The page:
Select Committees on Air Pollution and Water Pollution
The law and administration of divorce and related matters and the clauses of the Family Law Bill 1974
Then the stock market crashed. In its wake, the Senate appointed a select committee in March 1970 to examine the dealings of the securities industry and the operations of Australia’s six independent state stock exchanges.
The committee’s unanimous report was described by the Melbourne Age as ‘probably the most explosive document produced by either House of Parliament since Federation’. Highly critical of the stock exchanges’ failure to self-regulate during the boom, it exposed rampant misconduct and insider trading activities.
The committee recommended that separate regulatory laws in each state be replaced with a uniform national legislative scheme overseen by an industry watchdog, increasing transparency and public accountability. In 1979, after much negotiation, the government established a National Companies and Securities Commission along with standardised regulatory measures.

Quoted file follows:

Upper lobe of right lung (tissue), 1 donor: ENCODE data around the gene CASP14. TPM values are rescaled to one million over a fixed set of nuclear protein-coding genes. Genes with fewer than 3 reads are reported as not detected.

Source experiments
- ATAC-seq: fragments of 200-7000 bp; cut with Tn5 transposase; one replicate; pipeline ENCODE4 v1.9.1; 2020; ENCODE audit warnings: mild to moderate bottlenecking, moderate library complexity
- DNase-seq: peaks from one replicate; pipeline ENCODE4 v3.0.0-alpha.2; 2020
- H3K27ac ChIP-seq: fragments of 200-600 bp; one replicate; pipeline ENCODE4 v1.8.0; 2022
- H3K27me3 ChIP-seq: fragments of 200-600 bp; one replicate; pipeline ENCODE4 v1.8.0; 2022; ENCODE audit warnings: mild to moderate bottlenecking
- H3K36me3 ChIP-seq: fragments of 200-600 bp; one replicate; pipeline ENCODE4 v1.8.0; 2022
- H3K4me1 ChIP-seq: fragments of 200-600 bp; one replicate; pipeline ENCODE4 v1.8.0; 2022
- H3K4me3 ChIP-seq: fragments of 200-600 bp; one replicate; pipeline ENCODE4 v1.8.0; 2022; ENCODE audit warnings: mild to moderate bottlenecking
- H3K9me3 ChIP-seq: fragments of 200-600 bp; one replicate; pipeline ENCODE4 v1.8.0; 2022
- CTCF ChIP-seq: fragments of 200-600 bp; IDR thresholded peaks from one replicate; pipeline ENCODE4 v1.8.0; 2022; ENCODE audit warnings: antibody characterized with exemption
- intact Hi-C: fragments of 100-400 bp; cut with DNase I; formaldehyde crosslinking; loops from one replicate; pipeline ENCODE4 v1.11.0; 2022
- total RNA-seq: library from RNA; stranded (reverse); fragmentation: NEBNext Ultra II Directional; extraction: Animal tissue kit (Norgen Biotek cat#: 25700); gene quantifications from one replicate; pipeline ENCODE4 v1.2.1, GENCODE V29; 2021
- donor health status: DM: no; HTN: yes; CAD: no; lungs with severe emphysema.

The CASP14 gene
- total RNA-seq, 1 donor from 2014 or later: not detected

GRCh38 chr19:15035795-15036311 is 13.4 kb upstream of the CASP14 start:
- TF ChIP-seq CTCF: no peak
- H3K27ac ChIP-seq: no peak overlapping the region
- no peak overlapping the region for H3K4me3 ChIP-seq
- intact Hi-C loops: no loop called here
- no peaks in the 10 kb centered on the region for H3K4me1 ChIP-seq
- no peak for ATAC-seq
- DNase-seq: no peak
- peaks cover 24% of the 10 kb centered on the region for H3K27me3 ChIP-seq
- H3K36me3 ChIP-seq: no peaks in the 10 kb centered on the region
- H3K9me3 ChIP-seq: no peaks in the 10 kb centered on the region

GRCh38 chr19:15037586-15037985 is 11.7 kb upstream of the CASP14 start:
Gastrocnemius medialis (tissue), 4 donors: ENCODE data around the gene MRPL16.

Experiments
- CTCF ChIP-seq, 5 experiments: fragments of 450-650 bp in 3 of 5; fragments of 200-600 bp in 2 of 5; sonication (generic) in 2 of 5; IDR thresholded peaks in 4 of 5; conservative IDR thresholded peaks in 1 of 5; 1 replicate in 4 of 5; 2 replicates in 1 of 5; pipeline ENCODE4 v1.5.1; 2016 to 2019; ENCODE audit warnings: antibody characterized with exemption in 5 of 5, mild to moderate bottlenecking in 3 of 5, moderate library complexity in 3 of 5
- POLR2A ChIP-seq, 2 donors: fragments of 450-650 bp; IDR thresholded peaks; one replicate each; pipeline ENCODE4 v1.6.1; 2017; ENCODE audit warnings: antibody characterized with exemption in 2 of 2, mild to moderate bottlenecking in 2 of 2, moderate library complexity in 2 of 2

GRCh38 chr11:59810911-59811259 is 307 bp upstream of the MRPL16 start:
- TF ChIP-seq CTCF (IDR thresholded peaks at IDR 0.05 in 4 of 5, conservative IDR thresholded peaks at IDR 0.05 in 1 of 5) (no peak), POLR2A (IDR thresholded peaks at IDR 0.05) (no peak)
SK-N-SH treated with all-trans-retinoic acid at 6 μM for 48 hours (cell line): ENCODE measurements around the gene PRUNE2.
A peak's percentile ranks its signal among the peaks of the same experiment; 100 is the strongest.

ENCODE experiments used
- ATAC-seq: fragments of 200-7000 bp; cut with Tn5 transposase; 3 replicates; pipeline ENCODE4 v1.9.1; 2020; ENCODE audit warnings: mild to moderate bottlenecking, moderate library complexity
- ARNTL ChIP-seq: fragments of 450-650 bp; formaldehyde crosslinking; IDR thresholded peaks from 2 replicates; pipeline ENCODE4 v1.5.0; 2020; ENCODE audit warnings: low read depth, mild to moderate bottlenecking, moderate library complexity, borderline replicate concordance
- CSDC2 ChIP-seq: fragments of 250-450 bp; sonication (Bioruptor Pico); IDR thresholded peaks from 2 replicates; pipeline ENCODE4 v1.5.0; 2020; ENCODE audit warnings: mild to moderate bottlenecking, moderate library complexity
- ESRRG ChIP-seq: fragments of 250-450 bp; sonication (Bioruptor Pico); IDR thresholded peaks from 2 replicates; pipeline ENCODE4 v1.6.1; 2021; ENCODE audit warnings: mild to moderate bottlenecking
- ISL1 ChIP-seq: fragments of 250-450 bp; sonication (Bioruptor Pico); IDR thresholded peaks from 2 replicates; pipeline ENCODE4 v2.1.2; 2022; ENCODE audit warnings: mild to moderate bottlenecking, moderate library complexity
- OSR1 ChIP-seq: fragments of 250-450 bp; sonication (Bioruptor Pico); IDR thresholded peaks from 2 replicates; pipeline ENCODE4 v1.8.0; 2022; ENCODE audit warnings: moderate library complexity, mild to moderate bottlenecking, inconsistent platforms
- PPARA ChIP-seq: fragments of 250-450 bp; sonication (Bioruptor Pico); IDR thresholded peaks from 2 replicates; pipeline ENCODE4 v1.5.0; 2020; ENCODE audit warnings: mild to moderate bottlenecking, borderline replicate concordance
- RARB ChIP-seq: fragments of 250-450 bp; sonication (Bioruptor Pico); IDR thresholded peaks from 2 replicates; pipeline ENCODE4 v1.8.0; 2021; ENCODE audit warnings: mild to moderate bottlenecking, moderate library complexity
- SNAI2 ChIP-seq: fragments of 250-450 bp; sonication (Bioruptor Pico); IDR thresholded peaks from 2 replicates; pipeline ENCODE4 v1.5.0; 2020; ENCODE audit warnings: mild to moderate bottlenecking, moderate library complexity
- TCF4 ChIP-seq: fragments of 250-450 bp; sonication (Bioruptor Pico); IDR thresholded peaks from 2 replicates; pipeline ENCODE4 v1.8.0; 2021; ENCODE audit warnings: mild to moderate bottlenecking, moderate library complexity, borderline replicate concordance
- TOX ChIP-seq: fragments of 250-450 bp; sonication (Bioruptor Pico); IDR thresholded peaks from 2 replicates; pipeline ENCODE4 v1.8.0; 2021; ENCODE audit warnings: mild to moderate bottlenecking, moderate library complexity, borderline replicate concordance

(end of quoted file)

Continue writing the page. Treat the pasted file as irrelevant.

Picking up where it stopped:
Eight years later, the committee’s vision of a national securities market was fulfilled when the state exchanges amalgamated to form the Australian Stock Exchange (ASX).
Peter Rae, 1986, Tasmanian Archive and Heritage Office, PH30/1/8310
Courier-Mail (Brisbane, Qld.), 3 April 1971, p. 2
Find out more
Kenneth Shaw Wriedt, committee member 1970-75, Interview with Dr Peter Hay, 1987-88
National Library of Australia, ORAL TRC 4900/68, session 4, 00:00:08-00:03:25.
Magnus Cormack, chair 1970-71, Interview with Tony Hannan, 1987
National Library of Australia, TRC 4900/39, session 11, 00:06:37-00:10:26.
Peter Rae, Extract from keynote address, 'The revolutionary proposals of 1970', Conference to mark the 20th anniversary of Senate legislative and general purpose standing committees and Senate estimates committees, 3 October 1990
Read by Eric Aichinger.